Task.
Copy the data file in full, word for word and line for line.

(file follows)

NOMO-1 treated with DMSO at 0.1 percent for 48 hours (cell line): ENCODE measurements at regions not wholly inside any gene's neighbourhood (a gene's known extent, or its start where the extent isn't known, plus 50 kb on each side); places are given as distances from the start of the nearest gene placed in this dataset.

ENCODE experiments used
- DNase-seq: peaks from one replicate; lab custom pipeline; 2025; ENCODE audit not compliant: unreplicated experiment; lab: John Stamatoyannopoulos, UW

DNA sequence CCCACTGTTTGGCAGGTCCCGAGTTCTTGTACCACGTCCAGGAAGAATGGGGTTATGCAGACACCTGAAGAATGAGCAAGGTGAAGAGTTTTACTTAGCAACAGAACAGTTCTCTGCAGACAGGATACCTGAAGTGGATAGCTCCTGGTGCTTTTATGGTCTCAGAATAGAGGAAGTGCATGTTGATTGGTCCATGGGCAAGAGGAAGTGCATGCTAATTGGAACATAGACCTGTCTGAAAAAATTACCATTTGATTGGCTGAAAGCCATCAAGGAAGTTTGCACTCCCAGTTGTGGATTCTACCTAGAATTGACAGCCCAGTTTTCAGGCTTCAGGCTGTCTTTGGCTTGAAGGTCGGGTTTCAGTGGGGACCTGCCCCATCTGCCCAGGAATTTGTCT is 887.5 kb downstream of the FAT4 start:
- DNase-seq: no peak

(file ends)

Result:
NOMO-1 treated with DMSO at 0.1 percent for 48 hours (cell line): ENCODE measurements at regions not wholly inside any gene's neighbourhood (a gene's known extent, or its start where the extent isn't known, plus 50 kb on each side); places are given as distances from the start of the nearest gene placed in this dataset.

ENCODE experiments used
- DNase-seq: peaks from one replicate; lab custom pipeline; 2025; ENCODE audit not compliant: unreplicated experiment; lab: John Stamatoyannopoulos, UW

DNA sequence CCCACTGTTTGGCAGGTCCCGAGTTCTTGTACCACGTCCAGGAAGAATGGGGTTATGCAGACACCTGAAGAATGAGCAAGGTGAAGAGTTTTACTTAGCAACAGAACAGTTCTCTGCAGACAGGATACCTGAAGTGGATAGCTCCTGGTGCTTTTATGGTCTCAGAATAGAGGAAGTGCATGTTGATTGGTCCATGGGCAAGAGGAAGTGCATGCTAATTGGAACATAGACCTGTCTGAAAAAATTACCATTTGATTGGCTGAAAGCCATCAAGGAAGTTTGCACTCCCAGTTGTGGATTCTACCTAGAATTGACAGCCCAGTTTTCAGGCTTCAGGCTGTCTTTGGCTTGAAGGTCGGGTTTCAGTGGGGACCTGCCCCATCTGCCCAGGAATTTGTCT is 887.5 kb downstream of the FAT4 start:
- DNase-seq: no peak